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This article in SSSAJ

  1. Vol. 49 No. 6, p. 1446-1450
    Received: Mar 21, 1985
    Accepted: July 16, 1985

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Effects of Potassium and Magnesium Applied for Corn Grown on an Irrigated Sandy Soil1

  1. G. W. Rehm and
  2. R. C. Sorensen2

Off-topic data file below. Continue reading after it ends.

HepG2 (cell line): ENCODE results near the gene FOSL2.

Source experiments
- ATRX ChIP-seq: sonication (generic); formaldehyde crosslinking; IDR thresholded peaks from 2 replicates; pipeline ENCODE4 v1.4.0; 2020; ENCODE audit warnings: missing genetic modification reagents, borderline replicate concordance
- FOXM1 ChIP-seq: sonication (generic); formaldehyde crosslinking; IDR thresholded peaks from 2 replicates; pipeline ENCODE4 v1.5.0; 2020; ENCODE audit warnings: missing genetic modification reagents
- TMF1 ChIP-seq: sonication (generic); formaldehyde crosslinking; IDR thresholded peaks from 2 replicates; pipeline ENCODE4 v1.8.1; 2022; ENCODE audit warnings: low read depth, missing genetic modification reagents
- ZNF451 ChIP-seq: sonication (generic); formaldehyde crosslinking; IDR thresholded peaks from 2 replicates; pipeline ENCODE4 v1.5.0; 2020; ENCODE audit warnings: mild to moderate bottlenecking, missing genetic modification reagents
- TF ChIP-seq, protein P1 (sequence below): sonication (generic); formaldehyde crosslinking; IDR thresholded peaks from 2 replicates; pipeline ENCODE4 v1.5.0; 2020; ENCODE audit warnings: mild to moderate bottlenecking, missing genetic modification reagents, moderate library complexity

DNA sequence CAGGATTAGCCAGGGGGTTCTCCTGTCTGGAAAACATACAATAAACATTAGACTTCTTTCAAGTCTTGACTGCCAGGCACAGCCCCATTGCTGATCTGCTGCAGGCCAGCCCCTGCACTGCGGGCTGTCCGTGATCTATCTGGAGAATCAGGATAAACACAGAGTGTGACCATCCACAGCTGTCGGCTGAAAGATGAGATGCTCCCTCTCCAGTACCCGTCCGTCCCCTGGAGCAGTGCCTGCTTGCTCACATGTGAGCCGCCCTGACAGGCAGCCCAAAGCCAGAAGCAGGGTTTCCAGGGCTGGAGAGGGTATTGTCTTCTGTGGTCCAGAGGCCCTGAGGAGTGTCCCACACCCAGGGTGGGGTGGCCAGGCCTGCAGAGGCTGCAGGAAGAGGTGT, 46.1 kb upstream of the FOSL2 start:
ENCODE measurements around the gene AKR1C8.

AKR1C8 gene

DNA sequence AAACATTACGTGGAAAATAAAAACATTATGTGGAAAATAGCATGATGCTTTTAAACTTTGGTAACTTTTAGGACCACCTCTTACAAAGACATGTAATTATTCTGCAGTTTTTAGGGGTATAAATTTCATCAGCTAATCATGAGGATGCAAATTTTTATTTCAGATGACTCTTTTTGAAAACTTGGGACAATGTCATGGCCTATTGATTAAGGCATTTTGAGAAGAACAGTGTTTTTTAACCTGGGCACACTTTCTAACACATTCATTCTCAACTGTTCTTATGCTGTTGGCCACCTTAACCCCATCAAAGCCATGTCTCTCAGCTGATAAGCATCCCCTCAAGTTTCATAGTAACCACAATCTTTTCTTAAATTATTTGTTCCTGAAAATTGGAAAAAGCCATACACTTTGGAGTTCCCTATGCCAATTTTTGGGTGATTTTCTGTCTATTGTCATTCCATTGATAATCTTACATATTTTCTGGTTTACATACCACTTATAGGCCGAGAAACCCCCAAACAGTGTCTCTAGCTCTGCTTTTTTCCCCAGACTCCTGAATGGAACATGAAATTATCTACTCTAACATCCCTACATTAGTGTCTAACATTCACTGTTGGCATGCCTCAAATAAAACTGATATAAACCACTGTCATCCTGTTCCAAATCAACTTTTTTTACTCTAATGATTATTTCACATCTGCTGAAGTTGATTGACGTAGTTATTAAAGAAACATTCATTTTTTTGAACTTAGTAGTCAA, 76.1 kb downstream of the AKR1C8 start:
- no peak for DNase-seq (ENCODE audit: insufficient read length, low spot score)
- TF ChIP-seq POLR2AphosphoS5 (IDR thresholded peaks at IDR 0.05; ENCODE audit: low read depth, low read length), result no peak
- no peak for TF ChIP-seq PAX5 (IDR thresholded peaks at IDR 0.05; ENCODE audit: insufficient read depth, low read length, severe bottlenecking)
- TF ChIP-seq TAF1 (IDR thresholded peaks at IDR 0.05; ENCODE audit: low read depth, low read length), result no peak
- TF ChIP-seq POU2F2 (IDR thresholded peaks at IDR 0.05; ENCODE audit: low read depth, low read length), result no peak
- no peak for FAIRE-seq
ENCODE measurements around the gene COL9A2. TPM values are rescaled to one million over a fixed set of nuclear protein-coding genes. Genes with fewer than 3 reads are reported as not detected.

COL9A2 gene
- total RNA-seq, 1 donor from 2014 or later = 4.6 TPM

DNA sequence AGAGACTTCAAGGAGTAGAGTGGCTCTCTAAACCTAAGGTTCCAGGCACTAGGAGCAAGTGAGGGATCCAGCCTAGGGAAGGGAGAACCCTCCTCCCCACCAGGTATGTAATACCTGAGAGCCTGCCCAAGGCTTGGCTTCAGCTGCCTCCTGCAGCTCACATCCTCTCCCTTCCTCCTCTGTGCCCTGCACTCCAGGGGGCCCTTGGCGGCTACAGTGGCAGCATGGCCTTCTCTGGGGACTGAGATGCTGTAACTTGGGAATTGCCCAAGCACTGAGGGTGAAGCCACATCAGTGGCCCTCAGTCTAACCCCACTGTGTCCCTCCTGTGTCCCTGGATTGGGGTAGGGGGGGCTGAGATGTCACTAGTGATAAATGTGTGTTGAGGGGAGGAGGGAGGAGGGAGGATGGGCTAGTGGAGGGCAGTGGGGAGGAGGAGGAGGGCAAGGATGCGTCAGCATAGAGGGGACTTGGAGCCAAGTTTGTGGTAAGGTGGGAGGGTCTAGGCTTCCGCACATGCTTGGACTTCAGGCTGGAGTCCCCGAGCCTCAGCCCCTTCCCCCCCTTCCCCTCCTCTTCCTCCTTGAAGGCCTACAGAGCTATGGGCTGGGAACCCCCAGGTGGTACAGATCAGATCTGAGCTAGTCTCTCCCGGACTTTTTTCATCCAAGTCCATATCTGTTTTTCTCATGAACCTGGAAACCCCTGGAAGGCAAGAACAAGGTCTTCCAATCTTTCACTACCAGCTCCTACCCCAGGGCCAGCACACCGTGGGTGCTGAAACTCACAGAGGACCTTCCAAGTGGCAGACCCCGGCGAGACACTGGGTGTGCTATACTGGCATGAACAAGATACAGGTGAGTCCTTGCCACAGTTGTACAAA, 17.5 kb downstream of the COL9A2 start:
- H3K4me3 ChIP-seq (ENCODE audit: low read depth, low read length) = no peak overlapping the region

While the sandy soils of the Nebraska Sandhills and bordering areas are inherently low in N, P, and S, the levels of K and Mg in many soils are considered to be marginal. This study was conducted to evaluate the effects of repeated application of K and Mg on: (i) grain yield of corn, (ii) concentration of K and Mg in plant tissue, and (iii) soil test values for K and Mg. This study was conducted in north-central Nebraska from 1979 through 1982 at a site that was marginal with respect to K and Mg. The soil was classified as a Valentine loamy fine sand (Typic Ustipsamments, mixed, mesic). Twenty treatment combinations from a 92 complete factorial were selected to fit a central composite factorial design and replicated 3 times. Selected rates of K (0, 34, 67, 101, 134, 168, 202, 235, 269 kg ha−1) and Mg (0, 5.6, 11.2, 16.8, 22.4, 28.0, 33.6, 39.2, 44.8 kg ha−1) were broadcast and incorporated before planting. Whole corn plants were collected from each plot when plants were 40- to 60-cm tall and the leaf opposite and below the ear was sampled each year. These tissue samples as well as samples of grain were analyzed for K and Mg. Grain yields were measured each year. The application of both K and Mg had no significant effect on yield throughout the study. Although the concentrations of K and Mg were marginal as indicated by routine soil test procedures, this soil was apparently able to supply adequate K and Mg for corn production. Soil test values for K and Mg increased linearly with the rate applied. A yearly application of 33 kg K ha−1 was satisfactory for maintaining the initial level of soil test K. The K concentration in both whole plant and ear leaf tissue increased linearly with rate of K applied. In general, the K concentrations in the ear leaf tissue were in excess of the published critical level of 19 g kg−1. The Mg concentration in the plant tissue increased linearly with rate of applied Mg but decreased curvilinearly as the rate of K was increased. The Mg levels were substantially higher than published critical levels.

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